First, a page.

After being exposed to the contaminants, Whittinghill says, he suffered “severe, painful, and disabling injuries to his body, including but not limited to occupational bronchitis, sinusitis, distorted vision, disorientation, rashes, headaches, nausea, and abdominal pains, as well as severe psychic trauma and emotional suffering.”
     Whittinghill says his own doctor and the defendant’s doctor told him he couldn’t work until his condition improved, and that he was “unfit to return to work around ‘hydrocarbons’ present in the immediate vicinity of the Deepwater Horizon clean-up efforts.”
     In response, Whittinghill says, he was fired.
     He is represented by Scott Bickford. BP is not named as a defendant in this case.
     In a third complaint, Clyde Harper sued Ameri-Force Inc. and BP, saying that while working for BP through Ameri-Force as a Jones Act seaman cleanup worker, he fell from his second-story balcony at the Sand Dollar Marina Inn in Grand Isle when the railing gave way.
     Harper claims the fall caused head and neck injuries, including a fractured vertebra, rib cage, and a collapsed right lung.
     Harper says the defendants have refused to cover for his medical treatment.
     He is seeks $450,000 and is represented by Alonzo Stanga III of Metairie.
     In a wider perspective, Kenneth Feinberg, who is overseeing a $20 billion fund to pay claims for BP’s liability for the oil spill, told government officials in Harahan, La., on Thursday he is determined to create a system “more generous and more beneficial” to spill victims than taking BP to court.
     Feinberg was recruited by BP and President Barack Obama to oversee administration of the $20 billion fund.
     Feinberg told CNBC in late June that BP created the fund, in part, to limit its liability.
     “Investors in BP should know that there’s now an alternative to the litigation system in place,” Feinberg told CNBC about the creation of the fund.
     “It’s a way for BP to avoid lawsuits, in the end,” Feinberg said. “And it’s a way for a claimant voluntarily to get a check now. You don’t have to litigate for years – with some uncertainty about whether you’d win – and you don’t have to pay a lawyer 30 percent.”
     As the good news that BP had finally capped the well circulated on the hot sticky streets of Louisiana on Thursday, many residents said they did not know what to think – and that it was too soon to trust that the catastrophe is ending.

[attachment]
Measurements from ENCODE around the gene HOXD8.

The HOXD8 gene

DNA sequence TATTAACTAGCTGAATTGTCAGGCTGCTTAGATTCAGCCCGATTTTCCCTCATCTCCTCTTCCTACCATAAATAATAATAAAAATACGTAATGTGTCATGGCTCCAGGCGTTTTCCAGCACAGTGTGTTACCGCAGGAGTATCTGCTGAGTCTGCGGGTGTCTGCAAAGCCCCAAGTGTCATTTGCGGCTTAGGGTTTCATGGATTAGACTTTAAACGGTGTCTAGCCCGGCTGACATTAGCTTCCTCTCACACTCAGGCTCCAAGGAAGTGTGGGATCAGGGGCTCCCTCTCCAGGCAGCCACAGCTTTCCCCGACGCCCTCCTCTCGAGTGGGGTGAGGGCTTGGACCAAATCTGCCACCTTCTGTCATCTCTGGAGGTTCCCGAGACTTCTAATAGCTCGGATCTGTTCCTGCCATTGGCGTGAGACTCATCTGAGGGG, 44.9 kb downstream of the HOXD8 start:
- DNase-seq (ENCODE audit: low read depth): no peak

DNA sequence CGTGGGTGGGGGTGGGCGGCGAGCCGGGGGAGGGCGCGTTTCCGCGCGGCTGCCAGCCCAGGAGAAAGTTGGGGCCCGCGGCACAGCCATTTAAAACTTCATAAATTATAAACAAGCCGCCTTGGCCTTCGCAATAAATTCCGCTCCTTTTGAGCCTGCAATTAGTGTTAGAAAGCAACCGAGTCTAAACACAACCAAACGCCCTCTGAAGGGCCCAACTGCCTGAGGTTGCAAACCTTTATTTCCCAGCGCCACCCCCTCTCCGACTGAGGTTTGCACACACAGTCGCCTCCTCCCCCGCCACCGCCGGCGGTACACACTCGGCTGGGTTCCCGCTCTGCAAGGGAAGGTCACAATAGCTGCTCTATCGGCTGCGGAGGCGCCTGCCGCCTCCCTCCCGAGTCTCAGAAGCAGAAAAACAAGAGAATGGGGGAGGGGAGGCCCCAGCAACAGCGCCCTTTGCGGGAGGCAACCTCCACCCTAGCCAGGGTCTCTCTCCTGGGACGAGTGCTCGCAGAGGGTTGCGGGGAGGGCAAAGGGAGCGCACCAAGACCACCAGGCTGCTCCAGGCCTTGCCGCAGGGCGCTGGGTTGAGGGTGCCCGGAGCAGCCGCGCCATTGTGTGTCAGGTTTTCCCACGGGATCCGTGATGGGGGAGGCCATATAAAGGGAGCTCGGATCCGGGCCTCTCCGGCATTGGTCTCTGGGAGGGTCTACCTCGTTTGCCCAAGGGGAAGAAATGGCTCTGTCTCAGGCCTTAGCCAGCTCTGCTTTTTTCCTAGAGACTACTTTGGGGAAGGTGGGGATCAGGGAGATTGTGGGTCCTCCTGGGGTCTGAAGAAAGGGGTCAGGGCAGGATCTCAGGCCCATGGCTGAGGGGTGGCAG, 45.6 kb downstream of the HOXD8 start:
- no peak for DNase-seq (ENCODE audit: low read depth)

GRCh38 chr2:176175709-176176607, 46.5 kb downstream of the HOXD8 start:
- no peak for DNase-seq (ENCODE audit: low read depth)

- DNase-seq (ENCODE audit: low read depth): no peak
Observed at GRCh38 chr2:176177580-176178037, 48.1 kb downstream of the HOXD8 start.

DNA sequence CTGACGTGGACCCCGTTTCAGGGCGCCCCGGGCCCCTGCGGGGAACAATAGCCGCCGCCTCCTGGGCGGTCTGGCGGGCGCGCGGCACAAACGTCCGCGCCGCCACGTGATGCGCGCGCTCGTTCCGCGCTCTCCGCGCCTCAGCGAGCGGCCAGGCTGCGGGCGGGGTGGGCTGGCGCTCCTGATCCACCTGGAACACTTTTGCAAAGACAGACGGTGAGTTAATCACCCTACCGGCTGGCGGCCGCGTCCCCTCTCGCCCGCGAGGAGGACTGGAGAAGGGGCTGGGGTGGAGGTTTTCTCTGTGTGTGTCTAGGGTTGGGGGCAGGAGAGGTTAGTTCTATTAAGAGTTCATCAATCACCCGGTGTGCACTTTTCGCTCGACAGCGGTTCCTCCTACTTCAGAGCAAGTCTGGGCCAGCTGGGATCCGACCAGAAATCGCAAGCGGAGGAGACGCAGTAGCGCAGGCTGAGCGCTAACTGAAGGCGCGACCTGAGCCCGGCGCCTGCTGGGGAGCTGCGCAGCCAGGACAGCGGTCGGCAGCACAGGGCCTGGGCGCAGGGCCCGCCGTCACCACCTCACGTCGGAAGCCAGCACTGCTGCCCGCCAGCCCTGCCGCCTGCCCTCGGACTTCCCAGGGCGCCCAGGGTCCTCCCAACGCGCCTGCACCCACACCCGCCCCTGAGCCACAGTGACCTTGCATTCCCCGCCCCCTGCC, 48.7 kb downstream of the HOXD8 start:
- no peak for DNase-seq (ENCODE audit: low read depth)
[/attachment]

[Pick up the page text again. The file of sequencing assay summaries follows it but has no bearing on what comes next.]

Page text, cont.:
Officials on Thursday called BP’s success tentative.
     Coast Guard Admiral Thad Allen said in a statement: “We’re encouraged by this development, but this isn’t over. Over the next several hours we will continue to collect data and work with the federal science team to analyze this information and perform additional seismic mapping runs in the hopes of gaining a better understanding on the condition of the well bore and options for temporary shut in of the well during a hurricane. It remains likely that we will return to the containment process using this new stacking cap connected to the risers to attempt to collect up to 80,000 barrels of oil a day until the relief well is completed.”
     Also on Thursday the Department of Interior said it has told BP that it must report all oil- and gas-related activities at its well and pay royalties on the oil and gas captured from the well. BP also will be liable for royalties on lost or wasted oil and gas if it is determined that negligence or regulatory violations caused or contributed to the Deepwater Horizon explosion and subsequent leak.
     In a final irony, BP called the well that exploded the Macondo. Macondo is the village in Nobel Laureate Gabriel Garcia Marquez’s “One Hundred Years of Solitude,” in which life in the dull, steamy lowlands is periodically interrupted by inexplicable occurrences.